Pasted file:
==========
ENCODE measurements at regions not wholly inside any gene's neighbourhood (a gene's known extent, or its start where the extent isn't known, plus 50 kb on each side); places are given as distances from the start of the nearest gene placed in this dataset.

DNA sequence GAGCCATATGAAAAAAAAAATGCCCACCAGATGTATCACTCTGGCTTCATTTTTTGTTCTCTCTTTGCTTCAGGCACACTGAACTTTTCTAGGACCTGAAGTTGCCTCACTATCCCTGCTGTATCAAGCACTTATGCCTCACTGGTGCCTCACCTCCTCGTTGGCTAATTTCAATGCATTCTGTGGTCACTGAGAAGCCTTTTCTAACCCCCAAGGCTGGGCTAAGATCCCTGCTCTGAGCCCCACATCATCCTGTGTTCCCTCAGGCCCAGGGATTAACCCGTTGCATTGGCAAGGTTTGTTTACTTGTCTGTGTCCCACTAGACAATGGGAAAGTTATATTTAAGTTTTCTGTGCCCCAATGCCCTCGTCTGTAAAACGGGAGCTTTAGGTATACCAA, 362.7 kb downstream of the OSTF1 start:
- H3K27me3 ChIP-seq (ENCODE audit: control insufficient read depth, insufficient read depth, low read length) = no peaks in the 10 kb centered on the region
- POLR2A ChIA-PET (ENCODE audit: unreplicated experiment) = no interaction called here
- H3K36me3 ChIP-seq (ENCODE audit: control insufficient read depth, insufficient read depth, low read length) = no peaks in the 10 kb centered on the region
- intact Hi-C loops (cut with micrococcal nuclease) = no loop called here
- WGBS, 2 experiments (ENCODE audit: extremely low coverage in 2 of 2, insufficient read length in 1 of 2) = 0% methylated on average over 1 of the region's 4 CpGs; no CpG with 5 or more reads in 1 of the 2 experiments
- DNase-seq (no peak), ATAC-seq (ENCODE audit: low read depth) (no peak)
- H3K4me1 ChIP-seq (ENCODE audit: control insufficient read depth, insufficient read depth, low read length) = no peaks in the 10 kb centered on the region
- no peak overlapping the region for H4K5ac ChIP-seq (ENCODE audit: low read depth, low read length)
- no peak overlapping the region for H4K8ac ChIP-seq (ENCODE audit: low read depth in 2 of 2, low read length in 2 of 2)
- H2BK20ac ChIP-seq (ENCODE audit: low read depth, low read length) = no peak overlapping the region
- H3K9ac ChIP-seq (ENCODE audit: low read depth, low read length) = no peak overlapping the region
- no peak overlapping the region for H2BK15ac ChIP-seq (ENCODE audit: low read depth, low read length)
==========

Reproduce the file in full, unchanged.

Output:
ENCODE measurements at regions not wholly inside any gene's neighbourhood (a gene's known extent, or its start where the extent isn't known, plus 50 kb on each side); places are given as distances from the start of the nearest gene placed in this dataset.

DNA sequence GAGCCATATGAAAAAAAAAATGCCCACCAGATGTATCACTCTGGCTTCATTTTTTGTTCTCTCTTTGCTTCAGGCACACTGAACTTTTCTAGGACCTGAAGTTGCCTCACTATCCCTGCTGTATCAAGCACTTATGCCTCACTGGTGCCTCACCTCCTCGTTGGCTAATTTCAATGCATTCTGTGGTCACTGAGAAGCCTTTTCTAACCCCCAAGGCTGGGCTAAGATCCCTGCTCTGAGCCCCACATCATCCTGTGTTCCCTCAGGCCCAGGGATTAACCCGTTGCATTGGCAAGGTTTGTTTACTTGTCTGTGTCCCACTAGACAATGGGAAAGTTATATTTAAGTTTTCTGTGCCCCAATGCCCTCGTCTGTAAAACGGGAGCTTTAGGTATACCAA, 362.7 kb downstream of the OSTF1 start:
- H3K27me3 ChIP-seq (ENCODE audit: control insufficient read depth, insufficient read depth, low read length) = no peaks in the 10 kb centered on the region
- POLR2A ChIA-PET (ENCODE audit: unreplicated experiment) = no interaction called here
- H3K36me3 ChIP-seq (ENCODE audit: control insufficient read depth, insufficient read depth, low read length) = no peaks in the 10 kb centered on the region
- intact Hi-C loops (cut with micrococcal nuclease) = no loop called here
- WGBS, 2 experiments (ENCODE audit: extremely low coverage in 2 of 2, insufficient read length in 1 of 2) = 0% methylated on average over 1 of the region's 4 CpGs; no CpG with 5 or more reads in 1 of the 2 experiments
- DNase-seq (no peak), ATAC-seq (ENCODE audit: low read depth) (no peak)
- H3K4me1 ChIP-seq (ENCODE audit: control insufficient read depth, insufficient read depth, low read length) = no peaks in the 10 kb centered on the region
- no peak overlapping the region for H4K5ac ChIP-seq (ENCODE audit: low read depth, low read length)
- no peak overlapping the region for H4K8ac ChIP-seq (ENCODE audit: low read depth in 2 of 2, low read length in 2 of 2)
- H2BK20ac ChIP-seq (ENCODE audit: low read depth, low read length) = no peak overlapping the region
- H3K9ac ChIP-seq (ENCODE audit: low read depth, low read length) = no peak overlapping the region
- no peak overlapping the region for H2BK15ac ChIP-seq (ENCODE audit: low read depth, low read length)